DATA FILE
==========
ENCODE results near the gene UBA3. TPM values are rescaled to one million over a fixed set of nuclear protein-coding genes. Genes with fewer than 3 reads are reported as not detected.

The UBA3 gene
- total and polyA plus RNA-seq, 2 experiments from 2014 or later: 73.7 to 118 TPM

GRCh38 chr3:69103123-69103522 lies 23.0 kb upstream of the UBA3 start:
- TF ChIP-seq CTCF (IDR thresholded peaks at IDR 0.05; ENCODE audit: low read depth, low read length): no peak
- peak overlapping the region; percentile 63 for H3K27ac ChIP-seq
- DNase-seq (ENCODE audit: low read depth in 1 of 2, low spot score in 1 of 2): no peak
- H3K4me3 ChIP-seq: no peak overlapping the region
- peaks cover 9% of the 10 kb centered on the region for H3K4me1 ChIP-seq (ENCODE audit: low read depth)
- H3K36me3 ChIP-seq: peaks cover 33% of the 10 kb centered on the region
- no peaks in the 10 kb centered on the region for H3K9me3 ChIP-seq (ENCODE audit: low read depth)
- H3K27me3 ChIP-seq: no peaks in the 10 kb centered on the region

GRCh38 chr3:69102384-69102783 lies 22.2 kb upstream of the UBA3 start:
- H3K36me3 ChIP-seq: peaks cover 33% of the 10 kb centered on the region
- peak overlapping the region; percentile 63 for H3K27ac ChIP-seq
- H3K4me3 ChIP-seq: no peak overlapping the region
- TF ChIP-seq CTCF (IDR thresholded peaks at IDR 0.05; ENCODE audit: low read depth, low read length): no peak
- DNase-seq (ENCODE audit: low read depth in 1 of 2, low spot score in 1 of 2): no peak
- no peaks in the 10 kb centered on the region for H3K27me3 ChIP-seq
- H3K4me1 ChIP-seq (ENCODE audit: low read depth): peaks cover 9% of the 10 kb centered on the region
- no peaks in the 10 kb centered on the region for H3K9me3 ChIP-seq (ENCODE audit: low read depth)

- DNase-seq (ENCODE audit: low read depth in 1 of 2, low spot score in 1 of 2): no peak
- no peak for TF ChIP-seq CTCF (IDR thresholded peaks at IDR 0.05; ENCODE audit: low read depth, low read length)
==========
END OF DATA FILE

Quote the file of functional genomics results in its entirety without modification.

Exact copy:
ENCODE results near the gene UBA3. TPM values are rescaled to one million over a fixed set of nuclear protein-coding genes. Genes with fewer than 3 reads are reported as not detected.

The UBA3 gene
- total and polyA plus RNA-seq, 2 experiments from 2014 or later: 73.7 to 118 TPM

GRCh38 chr3:69103123-69103522 lies 23.0 kb upstream of the UBA3 start:
- TF ChIP-seq CTCF (IDR thresholded peaks at IDR 0.05; ENCODE audit: low read depth, low read length): no peak
- peak overlapping the region; percentile 63 for H3K27ac ChIP-seq
- DNase-seq (ENCODE audit: low read depth in 1 of 2, low spot score in 1 of 2): no peak
- H3K4me3 ChIP-seq: no peak overlapping the region
- peaks cover 9% of the 10 kb centered on the region for H3K4me1 ChIP-seq (ENCODE audit: low read depth)
- H3K36me3 ChIP-seq: peaks cover 33% of the 10 kb centered on the region
- no peaks in the 10 kb centered on the region for H3K9me3 ChIP-seq (ENCODE audit: low read depth)
- H3K27me3 ChIP-seq: no peaks in the 10 kb centered on the region

GRCh38 chr3:69102384-69102783 lies 22.2 kb upstream of the UBA3 start:
- H3K36me3 ChIP-seq: peaks cover 33% of the 10 kb centered on the region
- peak overlapping the region; percentile 63 for H3K27ac ChIP-seq
- H3K4me3 ChIP-seq: no peak overlapping the region
- TF ChIP-seq CTCF (IDR thresholded peaks at IDR 0.05; ENCODE audit: low read depth, low read length): no peak
- DNase-seq (ENCODE audit: low read depth in 1 of 2, low spot score in 1 of 2): no peak
- no peaks in the 10 kb centered on the region for H3K27me3 ChIP-seq
- H3K4me1 ChIP-seq (ENCODE audit: low read depth): peaks cover 9% of the 10 kb centered on the region
- no peaks in the 10 kb centered on the region for H3K9me3 ChIP-seq (ENCODE audit: low read depth)

- DNase-seq (ENCODE audit: low read depth in 1 of 2, low spot score in 1 of 2): no peak
- no peak for TF ChIP-seq CTCF (IDR thresholded peaks at IDR 0.05; ENCODE audit: low read depth, low read length)